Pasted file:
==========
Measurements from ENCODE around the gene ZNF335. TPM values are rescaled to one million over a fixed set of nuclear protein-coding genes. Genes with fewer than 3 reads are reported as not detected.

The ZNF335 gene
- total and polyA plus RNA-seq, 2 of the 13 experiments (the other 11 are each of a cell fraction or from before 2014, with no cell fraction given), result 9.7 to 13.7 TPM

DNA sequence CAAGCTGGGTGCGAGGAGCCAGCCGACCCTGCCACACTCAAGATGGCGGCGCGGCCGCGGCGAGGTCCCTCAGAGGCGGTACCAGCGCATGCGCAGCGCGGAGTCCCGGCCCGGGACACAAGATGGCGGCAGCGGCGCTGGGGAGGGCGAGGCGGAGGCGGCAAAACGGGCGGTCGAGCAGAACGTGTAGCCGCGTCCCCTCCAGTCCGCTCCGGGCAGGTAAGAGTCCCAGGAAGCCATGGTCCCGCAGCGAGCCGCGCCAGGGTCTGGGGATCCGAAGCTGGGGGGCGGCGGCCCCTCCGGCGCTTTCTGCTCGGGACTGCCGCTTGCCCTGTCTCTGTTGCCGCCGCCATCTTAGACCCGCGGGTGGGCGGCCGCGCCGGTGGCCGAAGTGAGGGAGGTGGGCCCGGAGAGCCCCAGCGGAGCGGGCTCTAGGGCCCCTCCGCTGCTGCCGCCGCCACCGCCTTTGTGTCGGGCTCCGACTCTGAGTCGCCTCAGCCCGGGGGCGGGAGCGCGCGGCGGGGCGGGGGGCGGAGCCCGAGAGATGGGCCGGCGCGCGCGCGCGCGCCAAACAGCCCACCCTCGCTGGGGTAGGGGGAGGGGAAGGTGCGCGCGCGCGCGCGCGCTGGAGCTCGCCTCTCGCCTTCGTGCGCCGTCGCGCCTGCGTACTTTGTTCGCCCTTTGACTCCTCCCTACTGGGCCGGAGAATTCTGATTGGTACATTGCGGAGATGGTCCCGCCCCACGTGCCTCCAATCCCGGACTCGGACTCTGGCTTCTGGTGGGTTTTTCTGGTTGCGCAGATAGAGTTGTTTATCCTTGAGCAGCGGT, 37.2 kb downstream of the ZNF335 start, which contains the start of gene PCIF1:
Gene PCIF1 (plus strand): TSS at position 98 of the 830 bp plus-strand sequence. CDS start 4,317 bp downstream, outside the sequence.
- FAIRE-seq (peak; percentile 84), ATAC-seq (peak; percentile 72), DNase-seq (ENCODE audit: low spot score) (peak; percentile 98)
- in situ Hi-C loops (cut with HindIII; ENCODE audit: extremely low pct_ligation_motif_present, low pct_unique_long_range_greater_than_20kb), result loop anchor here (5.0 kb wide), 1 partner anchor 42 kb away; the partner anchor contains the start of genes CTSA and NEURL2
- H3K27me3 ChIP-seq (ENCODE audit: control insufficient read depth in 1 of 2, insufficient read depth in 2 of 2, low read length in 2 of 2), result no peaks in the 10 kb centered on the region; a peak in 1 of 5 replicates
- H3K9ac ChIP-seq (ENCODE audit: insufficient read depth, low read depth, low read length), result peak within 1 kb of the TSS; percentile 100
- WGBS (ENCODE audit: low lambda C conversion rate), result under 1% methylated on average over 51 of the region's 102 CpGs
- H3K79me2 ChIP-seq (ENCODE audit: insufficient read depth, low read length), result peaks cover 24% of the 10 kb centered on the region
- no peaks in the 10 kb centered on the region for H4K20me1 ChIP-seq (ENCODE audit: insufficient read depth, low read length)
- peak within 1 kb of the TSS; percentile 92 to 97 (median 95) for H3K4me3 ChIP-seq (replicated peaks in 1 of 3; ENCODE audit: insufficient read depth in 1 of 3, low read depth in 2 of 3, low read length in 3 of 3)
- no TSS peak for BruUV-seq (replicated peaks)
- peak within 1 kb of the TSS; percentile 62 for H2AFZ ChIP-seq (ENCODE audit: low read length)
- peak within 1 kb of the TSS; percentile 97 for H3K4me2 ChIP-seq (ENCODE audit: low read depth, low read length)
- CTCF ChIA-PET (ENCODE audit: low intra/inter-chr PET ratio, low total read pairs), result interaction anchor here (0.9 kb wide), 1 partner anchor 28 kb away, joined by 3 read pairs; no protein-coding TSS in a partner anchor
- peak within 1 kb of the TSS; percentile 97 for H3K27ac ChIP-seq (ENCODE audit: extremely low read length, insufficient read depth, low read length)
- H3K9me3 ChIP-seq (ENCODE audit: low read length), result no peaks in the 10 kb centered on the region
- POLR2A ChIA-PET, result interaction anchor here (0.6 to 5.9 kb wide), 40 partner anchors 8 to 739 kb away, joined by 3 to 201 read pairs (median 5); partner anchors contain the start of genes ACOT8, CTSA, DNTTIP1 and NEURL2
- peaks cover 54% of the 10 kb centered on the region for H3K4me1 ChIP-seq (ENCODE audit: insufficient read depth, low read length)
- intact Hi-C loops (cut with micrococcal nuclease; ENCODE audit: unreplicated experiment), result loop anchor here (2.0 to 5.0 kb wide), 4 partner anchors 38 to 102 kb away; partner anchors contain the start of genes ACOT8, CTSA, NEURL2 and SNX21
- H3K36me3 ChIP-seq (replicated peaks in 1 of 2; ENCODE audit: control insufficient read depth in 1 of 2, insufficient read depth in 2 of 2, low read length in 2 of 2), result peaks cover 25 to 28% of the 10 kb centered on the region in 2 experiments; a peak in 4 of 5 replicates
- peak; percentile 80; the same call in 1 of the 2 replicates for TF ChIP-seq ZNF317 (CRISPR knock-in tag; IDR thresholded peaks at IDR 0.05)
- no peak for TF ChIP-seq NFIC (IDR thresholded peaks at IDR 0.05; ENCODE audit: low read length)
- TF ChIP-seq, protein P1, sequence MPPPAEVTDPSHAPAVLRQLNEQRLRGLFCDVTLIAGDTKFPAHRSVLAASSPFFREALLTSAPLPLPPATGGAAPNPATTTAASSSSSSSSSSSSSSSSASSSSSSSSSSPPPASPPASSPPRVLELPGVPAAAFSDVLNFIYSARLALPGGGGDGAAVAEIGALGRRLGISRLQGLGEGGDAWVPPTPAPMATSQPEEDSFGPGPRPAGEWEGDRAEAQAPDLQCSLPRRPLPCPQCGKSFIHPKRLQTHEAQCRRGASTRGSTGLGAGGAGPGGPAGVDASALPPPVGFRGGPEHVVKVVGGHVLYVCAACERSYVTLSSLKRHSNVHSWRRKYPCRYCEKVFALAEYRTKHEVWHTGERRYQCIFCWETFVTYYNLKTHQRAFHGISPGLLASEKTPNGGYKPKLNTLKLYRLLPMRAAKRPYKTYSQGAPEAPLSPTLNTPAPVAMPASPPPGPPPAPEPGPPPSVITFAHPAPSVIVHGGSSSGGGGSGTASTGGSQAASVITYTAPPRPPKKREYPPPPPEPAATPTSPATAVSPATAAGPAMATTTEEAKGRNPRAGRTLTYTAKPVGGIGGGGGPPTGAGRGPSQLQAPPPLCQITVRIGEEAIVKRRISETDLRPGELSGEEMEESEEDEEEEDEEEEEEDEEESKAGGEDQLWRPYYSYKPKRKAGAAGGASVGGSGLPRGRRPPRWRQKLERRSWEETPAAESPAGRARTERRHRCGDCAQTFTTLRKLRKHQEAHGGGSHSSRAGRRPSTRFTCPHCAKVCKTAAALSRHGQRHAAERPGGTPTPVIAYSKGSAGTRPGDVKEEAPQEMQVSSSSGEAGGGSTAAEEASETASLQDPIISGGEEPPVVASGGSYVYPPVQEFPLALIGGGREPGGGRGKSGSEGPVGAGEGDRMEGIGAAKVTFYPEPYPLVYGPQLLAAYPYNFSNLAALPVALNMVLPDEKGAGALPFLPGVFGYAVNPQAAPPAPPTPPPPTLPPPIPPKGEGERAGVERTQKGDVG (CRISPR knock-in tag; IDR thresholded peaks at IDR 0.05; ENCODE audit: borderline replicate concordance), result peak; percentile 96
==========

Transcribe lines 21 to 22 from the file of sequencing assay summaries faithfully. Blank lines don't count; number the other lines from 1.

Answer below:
- peaks cover 54% of the 10 kb centered on the region for H3K4me1 ChIP-seq (ENCODE audit: insufficient read depth, low read length)
- intact Hi-C loops (cut with micrococcal nuclease; ENCODE audit: unreplicated experiment), result loop anchor here (2.0 to 5.0 kb wide), 4 partner anchors 38 to 102 kb away; partner anchors contain the start of genes ACOT8, CTSA, NEURL2 and SNX21